Updating to Remain the Same
Habitual New Media
What it means when media moves from the new to the habitual—when our bodies become archives of supposedly obsolescent media, streaming, updating, sharing, saving.
New media—we are told—exist at the bleeding edge of obsolescence. We thus forever try to catch up, updating to remain the same. Meanwhile, analytic, creative, and commercial efforts focus exclusively on the next big thing: figuring out what will spread and who will spread it the fastest. But what do we miss in this constant push to the future? In Updating to Remain the Same, Wendy Hui Kyong Chun suggests another approach, arguing that our media matter most when they seem not to matter at all—when they have moved from “new” to habitual. Smart phones, for example, no longer amaze, but they increasingly structure and monitor our lives. Through habits, Chun says, new media become embedded in our lives—indeed, we become our machines: we stream, update, capture, upload, link, save, trash, and troll.
Chun links habits to the rise of networks as the defining concept of our era. Networks have been central to the emergence of neoliberalism, replacing “society” with groupings of individuals and connectable “YOUS.” (For isn't “new media” actually “NYOU media”?) Habit is central to the inversion of privacy and publicity that drives neoliberalism and networks. Why do we view our networked devices as “personal” when they are so chatty and promiscuous? What would happen, Chun asks, if, rather than pushing for privacy that is no privacy, we demanded public rights—the right to be exposed, to take risks and to be in public and not be attacked?
Hardcover$32.00 S | £25.00 ISBN: 9780262034494 264 pp. | 6 in x 9 in 44 b&w illus.
Paperback$19.95 T | £14.99 ISBN: 9780262534727 264 pp. | 6 in x 9 in 44 b&w illus.
Just when we thought there was nothing new to say about the internet, Wendy Hui Kyong Chun arrives with a fresh new take on the paradoxical twinnings that define network operations and cultures. In lively accessible prose, she deftly shows that the seeming antinomies, habit and crisis, in fact mutually define each other, merging to create 'update,' the event defining the present that is always already the historical future in network society. Highly recommended for anyone interested in contemporary media theory, network culture, and contemporary cultural theory.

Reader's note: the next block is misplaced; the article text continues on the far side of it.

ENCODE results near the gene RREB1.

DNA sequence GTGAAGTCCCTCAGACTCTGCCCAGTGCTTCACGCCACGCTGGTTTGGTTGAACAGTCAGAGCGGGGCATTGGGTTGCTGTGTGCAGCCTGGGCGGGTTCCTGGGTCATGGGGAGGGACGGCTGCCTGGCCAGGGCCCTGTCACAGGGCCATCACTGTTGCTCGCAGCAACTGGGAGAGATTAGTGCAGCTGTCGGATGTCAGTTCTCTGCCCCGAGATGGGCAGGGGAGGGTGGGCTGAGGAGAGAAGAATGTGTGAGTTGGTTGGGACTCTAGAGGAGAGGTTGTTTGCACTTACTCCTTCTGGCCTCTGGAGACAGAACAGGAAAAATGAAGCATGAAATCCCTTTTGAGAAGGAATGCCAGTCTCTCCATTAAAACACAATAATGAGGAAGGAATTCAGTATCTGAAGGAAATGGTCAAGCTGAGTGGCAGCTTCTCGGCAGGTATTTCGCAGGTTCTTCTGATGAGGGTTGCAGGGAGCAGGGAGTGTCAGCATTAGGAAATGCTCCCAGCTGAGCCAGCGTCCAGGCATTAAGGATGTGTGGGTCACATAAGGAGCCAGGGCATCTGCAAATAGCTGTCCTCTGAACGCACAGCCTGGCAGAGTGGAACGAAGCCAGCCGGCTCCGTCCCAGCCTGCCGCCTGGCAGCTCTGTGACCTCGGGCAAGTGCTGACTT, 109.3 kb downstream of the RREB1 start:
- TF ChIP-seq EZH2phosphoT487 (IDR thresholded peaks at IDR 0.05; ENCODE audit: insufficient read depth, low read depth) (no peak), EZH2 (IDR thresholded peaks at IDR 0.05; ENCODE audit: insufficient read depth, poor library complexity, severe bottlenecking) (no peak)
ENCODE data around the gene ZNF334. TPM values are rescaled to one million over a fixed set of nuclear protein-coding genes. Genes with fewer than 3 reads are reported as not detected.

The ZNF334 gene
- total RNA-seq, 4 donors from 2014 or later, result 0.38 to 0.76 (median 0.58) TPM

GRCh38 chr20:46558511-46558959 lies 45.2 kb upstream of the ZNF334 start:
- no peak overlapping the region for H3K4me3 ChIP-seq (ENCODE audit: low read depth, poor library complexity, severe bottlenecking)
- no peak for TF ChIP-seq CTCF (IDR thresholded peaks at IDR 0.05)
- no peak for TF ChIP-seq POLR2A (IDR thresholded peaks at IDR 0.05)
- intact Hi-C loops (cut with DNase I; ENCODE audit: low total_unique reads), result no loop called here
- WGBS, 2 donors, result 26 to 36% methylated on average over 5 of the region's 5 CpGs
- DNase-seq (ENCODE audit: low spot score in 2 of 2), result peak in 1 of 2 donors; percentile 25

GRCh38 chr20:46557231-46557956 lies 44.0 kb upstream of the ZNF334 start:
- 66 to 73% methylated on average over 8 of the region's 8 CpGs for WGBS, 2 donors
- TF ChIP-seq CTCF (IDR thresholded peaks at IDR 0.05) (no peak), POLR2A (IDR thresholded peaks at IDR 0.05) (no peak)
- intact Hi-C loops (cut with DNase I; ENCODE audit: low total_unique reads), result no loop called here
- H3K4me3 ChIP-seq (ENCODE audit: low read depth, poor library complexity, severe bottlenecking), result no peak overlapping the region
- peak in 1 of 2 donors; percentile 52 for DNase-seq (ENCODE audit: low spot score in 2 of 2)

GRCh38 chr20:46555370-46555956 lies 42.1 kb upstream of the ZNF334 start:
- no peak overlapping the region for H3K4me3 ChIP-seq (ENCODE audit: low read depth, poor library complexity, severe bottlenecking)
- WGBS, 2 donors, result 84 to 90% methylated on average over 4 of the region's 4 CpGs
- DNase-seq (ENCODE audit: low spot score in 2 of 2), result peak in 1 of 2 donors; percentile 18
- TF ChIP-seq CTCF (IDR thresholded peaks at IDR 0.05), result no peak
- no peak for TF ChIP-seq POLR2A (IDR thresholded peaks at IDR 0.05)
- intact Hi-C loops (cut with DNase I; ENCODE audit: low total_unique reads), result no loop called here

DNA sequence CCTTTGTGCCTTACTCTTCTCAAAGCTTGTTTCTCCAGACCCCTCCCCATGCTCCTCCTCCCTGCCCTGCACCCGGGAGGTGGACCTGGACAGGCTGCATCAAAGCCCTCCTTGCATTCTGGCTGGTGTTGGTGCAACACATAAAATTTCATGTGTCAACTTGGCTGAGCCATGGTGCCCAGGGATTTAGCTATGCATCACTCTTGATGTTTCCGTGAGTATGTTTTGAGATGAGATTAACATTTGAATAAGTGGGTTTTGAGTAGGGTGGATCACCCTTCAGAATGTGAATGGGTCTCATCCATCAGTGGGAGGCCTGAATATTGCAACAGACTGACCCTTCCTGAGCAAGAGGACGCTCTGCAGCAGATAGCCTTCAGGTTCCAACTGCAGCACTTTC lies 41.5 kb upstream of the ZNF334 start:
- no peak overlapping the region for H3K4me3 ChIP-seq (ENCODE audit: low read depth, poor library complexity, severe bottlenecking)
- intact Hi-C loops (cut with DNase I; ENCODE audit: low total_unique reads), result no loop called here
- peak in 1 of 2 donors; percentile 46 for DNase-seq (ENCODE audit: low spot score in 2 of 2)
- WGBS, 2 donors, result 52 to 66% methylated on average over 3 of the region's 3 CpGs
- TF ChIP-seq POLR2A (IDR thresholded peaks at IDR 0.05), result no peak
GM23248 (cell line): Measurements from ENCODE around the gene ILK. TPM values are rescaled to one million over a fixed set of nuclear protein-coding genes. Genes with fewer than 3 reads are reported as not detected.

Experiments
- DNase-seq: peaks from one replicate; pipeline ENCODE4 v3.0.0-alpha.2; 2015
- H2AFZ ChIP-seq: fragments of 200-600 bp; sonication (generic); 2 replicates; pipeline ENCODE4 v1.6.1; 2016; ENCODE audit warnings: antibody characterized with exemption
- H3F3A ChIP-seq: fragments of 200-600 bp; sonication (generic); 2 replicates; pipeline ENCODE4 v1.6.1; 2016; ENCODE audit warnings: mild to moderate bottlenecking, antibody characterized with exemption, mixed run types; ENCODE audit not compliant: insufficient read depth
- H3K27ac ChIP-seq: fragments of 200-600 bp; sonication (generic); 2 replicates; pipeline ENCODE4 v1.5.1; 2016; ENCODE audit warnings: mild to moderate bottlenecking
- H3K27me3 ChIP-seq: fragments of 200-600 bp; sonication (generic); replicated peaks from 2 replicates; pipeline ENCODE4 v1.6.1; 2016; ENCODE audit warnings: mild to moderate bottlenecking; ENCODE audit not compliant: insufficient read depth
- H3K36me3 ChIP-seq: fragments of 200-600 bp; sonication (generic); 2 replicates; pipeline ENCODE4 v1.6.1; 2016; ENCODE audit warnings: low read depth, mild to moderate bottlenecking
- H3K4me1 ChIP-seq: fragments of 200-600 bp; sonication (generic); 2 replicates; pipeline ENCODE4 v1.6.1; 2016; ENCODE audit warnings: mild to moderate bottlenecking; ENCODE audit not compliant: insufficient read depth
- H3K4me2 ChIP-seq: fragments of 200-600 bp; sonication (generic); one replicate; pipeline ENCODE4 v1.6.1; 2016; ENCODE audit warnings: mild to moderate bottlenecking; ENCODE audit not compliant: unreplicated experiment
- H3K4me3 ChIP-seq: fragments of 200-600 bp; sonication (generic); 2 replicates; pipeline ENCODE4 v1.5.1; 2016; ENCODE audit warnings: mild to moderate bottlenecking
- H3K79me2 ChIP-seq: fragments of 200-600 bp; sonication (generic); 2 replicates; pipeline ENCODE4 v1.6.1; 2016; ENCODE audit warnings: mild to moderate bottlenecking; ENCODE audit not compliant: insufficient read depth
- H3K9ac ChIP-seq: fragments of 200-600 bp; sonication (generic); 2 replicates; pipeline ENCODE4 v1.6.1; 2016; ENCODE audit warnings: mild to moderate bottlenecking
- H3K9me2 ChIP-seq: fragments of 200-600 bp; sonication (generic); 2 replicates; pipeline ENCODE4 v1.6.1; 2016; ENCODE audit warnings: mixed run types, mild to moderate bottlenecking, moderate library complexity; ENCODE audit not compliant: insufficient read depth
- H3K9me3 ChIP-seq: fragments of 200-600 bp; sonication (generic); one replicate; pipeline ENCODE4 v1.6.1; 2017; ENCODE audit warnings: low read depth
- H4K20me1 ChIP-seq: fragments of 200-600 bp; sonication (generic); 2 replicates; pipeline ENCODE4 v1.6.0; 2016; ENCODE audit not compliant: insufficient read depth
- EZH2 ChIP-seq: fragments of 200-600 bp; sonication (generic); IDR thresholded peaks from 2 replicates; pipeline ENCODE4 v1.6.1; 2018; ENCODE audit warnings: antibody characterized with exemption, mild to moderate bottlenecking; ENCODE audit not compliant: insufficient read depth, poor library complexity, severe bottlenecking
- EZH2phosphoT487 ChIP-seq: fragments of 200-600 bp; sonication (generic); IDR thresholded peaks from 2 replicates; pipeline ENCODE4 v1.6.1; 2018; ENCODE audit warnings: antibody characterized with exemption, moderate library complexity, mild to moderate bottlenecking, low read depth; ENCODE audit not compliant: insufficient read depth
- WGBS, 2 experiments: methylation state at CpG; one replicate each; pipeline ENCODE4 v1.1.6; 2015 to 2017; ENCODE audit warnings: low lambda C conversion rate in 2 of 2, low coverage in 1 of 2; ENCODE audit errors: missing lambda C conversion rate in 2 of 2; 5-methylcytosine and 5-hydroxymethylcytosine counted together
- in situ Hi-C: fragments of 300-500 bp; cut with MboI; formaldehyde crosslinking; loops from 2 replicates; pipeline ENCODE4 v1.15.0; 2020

N. Katherine Hayles
James B. Duke Professor of Literature, Duke University
There is something pervasive and destructive about the fantasy that we, one by one, are the absolute center of a new digital world, that this world is customized for us like a perfect coat, tying us into 'networks.' Wendy Chun's remarkable Updating to Remain the Same takes on this saccharine fake-personalized 'YOU' and the superficially linked networks. Instead, she digs deep into the meaning of our digital habits, showing how the productive, generative everydayness of the habitual gets corroded in so much of new media into a pervasive sense of addictive updating to cope with threats—condensed in her formula habit + crisis = update. Critical of the slothful, casual way that friendship, networks, even the YOU-self functions, Chun pushes us to think about new ways of establishing online collectivities, novel forms of memory and archive, hoping we can learn new forms of inhabiting the new media: loitering in public, safely. This is a terrific book, sharply critical, cautiously hopeful.
Joseph Pellegrino University Professor in History of Science and of Physics at Harvard University
In Updating to Remain the Same Wendy Chun offers a provocative analysis of how the internet, once praised as an anonymous, utopian space of the mind, has by the late 2010s become a space of total surveillance and privatized social media. The key to this transformation is that we have become both habituated to and inhabitants of new media. The update, Chun argues, is central to creating new habits of dependency at the heart of neoliberal capitalism.
Distinguished Professor of Science & Technology Studies, Cinema and Digital Media, University of California, Davis